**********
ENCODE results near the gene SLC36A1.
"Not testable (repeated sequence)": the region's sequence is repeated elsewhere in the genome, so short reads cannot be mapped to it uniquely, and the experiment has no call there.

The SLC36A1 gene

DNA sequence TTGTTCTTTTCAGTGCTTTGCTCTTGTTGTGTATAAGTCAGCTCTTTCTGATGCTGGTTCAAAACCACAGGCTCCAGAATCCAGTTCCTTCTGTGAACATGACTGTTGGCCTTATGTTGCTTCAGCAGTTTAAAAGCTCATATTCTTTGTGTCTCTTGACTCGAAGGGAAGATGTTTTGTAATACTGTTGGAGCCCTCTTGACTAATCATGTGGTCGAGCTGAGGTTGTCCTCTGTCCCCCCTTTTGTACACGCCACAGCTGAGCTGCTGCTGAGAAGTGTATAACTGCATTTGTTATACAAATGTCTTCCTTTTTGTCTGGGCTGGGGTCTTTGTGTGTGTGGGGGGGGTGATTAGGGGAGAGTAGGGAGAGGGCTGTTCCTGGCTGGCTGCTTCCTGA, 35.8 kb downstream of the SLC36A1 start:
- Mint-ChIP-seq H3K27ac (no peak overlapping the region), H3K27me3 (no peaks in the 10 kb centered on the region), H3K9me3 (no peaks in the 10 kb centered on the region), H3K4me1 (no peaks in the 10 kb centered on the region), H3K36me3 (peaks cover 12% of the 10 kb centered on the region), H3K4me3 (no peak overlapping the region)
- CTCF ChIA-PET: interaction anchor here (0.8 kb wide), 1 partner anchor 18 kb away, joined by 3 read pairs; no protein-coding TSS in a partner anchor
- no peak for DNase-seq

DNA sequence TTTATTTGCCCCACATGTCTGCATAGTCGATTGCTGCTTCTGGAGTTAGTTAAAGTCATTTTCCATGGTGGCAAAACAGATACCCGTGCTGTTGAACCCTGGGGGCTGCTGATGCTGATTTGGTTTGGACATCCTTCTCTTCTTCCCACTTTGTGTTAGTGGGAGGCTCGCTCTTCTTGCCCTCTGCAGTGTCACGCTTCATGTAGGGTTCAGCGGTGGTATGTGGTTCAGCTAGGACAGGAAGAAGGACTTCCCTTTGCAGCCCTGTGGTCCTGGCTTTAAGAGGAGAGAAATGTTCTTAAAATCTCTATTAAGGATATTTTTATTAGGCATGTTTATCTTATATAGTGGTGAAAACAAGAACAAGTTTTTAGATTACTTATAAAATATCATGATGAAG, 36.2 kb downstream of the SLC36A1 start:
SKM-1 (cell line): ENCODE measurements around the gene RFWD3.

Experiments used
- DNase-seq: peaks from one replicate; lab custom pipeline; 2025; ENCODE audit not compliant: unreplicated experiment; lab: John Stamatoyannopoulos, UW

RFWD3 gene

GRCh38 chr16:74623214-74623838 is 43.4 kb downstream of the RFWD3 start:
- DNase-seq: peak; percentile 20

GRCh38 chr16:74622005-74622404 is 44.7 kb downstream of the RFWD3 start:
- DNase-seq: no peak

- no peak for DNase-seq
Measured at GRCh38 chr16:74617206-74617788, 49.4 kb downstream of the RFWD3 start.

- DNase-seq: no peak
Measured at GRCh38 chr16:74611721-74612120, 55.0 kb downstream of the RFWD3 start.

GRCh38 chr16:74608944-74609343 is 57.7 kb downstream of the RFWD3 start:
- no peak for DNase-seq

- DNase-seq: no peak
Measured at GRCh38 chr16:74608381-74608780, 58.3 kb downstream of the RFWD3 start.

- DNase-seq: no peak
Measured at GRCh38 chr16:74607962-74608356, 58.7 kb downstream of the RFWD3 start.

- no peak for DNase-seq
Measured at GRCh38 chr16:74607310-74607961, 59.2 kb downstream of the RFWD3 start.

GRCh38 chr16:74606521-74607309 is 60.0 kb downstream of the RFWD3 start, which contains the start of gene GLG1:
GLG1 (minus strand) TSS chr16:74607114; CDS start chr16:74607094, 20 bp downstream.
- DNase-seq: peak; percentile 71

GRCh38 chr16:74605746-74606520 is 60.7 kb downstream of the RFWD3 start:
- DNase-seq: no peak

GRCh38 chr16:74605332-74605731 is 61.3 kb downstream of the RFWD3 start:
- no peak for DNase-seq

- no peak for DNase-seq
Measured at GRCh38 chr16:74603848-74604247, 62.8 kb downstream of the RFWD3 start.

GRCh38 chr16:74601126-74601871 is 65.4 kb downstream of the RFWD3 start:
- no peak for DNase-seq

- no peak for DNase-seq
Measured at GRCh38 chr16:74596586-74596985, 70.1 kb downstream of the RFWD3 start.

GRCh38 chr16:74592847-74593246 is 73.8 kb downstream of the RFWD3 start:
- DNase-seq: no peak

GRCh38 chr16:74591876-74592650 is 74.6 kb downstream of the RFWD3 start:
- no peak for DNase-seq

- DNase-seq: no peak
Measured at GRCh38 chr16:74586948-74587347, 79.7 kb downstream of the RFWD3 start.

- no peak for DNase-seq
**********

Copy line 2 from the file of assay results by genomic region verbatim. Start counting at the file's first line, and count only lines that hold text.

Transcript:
"Not testable (repeated sequence)": the region's sequence is repeated elsewhere in the genome, so short reads cannot be mapped to it uniquely, and the experiment has no call there.